Allen worked in government for 13 years in a variety of roles including director of the SFA’s Large Companies Unit, before starting his own apprenticeship consultancy in 2016.

The SFA replaced Learning Skills Councils in 2010 and handled funding for the FE and skills sector before being replaced by the ESFA in 2017.

As part of Department for Education staffing cuts in 2016, the ‘supportive’ approach was dropped in favour of what Allen summarised as “a service desk approach” that is unusual in the public sector for allowing organisations to be given millions of pounds and told to “get on with it”.

“It was made clear that giving advice and support to colleges, and especially independent training providers, was not part of a ‘funding body’s’ role,” he says.

“Nobody was interested in the positive side of contract management or the benefits that could accrue, such as promoting apprenticeship growth.”

The agency now calculates financial health with a scoring system which allows providers to self-grade themselves by inputting three measures: one based on cash, another on debt and then margin.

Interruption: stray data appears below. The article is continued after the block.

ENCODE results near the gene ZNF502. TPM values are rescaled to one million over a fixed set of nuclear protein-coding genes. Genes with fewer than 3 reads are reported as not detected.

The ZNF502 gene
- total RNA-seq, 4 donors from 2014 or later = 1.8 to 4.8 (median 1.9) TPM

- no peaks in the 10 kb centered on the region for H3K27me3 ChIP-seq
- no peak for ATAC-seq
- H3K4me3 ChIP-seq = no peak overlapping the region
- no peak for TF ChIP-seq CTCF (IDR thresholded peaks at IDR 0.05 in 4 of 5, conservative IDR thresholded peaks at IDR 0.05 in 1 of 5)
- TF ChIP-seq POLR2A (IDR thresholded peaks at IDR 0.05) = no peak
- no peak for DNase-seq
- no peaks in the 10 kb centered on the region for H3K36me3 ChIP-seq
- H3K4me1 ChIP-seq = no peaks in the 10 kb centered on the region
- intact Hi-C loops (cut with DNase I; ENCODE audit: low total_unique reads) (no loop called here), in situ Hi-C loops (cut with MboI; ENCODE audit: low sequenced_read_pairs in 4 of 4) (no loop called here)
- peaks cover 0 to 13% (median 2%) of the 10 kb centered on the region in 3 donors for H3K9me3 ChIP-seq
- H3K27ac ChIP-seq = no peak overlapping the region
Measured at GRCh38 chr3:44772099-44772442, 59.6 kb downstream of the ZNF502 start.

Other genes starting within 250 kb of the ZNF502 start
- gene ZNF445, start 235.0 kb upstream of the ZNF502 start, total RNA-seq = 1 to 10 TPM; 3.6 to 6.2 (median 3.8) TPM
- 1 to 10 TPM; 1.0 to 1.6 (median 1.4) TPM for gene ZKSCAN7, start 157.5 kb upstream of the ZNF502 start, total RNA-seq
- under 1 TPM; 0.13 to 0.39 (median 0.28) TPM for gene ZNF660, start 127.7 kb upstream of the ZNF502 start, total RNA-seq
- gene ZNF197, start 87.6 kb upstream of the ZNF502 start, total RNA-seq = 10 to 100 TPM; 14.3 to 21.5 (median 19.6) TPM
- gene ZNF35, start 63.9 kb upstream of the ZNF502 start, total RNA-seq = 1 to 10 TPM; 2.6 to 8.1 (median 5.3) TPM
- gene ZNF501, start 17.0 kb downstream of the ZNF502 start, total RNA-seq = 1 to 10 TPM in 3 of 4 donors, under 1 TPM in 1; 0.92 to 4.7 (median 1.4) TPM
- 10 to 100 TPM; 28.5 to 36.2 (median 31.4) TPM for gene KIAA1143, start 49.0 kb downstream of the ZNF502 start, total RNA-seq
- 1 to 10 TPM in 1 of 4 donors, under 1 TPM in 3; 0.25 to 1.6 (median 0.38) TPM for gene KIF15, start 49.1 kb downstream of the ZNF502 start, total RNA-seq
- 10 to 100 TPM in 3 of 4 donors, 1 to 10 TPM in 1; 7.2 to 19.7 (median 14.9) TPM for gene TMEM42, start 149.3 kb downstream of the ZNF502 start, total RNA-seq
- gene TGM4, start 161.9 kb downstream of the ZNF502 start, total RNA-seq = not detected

This set of metrics then formulates an overall financial health grade of ‘outstanding’, ‘good’, ‘requires improvement’ or ‘inadequate’.

Allen believes there is a “clear correlation” between the government’s abandoning the supportive approach and the number of high-profile financial failures among providers, including First4Skills3aaa and Hadlow College.

He is the latest sector leader to go public with criticism of the ESFA’s approach to overseeing college finances: Association of Colleges deputy chief executive Julian Gravatt said last week that the ESFA’s current approach was in need of change.

Aside from Ney’s report, it is also expected the National Audit Office’s value for money review on the management of colleges’ financial sustainability will be published in the summer.

A Department for Education spokesperson said:

“The ESFA operates a risk-based approach to the oversight and monitoring of colleges, so that those at risk get regular contact with ESFA staff.

“Last year the department announced an independent review into how the government monitors colleges’ finances and financial management. Results of the review will be published in due course.”